I’ve grown fond of role-playing games.
For those unfamiliar with the genre, a role-playing game, or RPG, allows a person to create a character in an epic story and develop his or her skills and abilities while also making choices that dictate his or her morality. These choices are often accompanied by consequences that steer the story in various directions. Along the way, the player character picks up traveling companions and fosters relationships with them.
After playing video games for many years, you get used to certain tropes or plot devices used in RPGs. Doing good will often grant you favor with a paragon of virtue who’s traveling with you. Indulging in your rogue side will most likely do the same if you’re dealing with a more mischievous or evil person. Each moral choice can even have an impact on how your character appears, with some games ever so slightly altering the texture of your face as the story progresses to be more clean and angelic if you’re on the side of good – or decrepit and Dorian Gray-esque if you’re on the side of evil. Completing various tasks in these games is also a fairly linear process. You get experience points (XP), the accumulation of which allows you to “level up” to advance your core competencies, at least until the game’s “level cap” is reached.
If only life were that simple. For a long time, I thought it was.
In my last post, I mentioned that I would try to connect the dots between growing up in a cult-like organization like IBLP, how its defining characteristics often manifest themselves in the world at large, and why these approaches to life are ultimately unhealthy. This post’s topic is a big one: an attachment to cause-and-effect relationships. I like the term that counselor Larry Crabb uses to describe this in his book The Pressure’s Off – the Law of Linearity. Basically, it’s the idea that if A leads to B, and B is something desirable, then it’s our mission to seek out whatever A is so we can get B. If we pray the right prayer, if we follow all the rules, if we live up to a set of expectations we saddle ourselves with – everything will turn out alright.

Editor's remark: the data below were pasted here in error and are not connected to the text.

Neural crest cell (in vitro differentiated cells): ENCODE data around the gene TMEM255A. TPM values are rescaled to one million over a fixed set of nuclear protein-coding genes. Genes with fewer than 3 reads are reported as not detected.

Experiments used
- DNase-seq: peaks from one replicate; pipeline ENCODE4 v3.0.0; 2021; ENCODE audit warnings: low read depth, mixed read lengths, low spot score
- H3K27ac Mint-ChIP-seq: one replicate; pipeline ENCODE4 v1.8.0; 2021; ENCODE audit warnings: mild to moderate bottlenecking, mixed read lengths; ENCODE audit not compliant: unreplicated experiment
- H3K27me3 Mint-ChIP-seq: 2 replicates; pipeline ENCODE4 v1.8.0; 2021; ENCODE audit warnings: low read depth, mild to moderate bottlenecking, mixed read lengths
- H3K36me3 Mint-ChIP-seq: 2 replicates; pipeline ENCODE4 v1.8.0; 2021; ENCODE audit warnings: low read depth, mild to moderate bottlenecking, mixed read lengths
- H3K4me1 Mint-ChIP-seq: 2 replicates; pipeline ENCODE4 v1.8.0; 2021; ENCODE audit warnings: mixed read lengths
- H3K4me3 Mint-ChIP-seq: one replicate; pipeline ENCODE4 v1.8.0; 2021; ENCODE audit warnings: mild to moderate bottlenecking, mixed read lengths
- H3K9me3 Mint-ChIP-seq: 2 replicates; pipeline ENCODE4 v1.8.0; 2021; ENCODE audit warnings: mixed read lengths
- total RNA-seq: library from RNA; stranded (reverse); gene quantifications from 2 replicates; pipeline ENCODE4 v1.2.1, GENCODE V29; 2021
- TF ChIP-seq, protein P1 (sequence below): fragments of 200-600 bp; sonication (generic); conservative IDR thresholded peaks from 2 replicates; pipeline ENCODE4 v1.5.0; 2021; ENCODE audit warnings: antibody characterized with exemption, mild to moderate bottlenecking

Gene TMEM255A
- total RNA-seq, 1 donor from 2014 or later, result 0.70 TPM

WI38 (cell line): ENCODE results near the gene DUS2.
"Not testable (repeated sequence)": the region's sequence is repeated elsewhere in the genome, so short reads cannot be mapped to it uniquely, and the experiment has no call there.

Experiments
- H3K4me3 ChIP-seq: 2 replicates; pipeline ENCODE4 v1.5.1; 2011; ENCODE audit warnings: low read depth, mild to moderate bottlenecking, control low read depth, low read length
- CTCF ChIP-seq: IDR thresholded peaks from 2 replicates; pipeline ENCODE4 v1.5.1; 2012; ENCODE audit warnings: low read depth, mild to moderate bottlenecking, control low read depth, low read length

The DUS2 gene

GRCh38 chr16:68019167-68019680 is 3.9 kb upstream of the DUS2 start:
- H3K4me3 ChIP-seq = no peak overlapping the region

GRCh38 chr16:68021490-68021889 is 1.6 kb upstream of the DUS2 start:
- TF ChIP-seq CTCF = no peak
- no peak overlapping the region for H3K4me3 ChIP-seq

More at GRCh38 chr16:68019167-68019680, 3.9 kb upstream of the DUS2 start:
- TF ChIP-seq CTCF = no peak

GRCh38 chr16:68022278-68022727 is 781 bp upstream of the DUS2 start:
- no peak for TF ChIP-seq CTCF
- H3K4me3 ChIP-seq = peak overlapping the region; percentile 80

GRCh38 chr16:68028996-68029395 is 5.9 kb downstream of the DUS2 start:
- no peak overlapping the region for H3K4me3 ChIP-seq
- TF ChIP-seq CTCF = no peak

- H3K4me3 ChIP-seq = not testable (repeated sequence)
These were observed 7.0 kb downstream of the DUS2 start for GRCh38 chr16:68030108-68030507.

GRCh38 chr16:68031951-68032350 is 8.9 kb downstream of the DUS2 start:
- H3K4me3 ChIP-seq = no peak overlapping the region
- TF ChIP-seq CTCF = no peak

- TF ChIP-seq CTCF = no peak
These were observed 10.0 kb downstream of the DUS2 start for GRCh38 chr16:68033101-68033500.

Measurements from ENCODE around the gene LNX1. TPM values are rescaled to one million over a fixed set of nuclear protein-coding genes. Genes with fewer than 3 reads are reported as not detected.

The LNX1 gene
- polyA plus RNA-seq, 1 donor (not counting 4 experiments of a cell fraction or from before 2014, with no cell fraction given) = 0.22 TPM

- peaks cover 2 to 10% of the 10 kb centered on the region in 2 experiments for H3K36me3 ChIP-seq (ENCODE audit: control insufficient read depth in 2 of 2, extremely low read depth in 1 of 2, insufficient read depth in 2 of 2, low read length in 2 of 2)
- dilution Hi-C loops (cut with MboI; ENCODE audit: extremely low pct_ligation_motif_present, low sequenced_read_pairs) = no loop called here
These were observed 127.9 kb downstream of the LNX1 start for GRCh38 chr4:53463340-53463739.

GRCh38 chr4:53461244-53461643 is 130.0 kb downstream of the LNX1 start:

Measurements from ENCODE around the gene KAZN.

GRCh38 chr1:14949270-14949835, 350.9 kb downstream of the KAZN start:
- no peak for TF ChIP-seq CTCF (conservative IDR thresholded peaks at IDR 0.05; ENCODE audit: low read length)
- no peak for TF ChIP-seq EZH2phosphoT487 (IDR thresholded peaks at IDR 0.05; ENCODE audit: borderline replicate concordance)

While attending IBLP’s “Basic Seminar,” I discovered that this sort of approach was used quite heavily to convince attendees of the veracity of the organization’s doctrines. Affirming anecdotes often accompanied these claims: God blessed people who “got it right,” while those who didn’t abide by the principles or remain within their authority structure had God’s blessing removed from them. As a presentation, it was effective not only because fear can be a powerful motivator, but also because it appealed to our desire for instant gratification and superiority over others.
When I was little, this sort of paradigm felt oddly comforting. Growing up in a noisy suburb near San Francisco, I felt helpless. I was that dorky kid with the huge glasses who’d often have to endure bullying, even at church. I was also a homeschooled, only child. I had no siblings off whom I could bounce ideas and discuss what I was being taught. All I had were my parents (granted, they were – and are – wonderful!). Even when I would get out of the house and mingle with others, I was unaware of how to interact with them, especially since we were led to believe that we were the “elite Marines” of the faith and a notch above everyone else, even within our church. The Law of Linearity felt so ideal. If I were to just follow all those principles, exhibit all the character qualities I was taught, set myself apart from everyone else just enough, make sure my countenance and smile were bright enough – it would all be worth it in the end, right? Eventually, when the promised results didn’t happen, the pendulum naturally swung the other way. I discovered the ugly flipside of this viewpoint and found myself in a rut where I would continually ask, “What’s wrong with me?”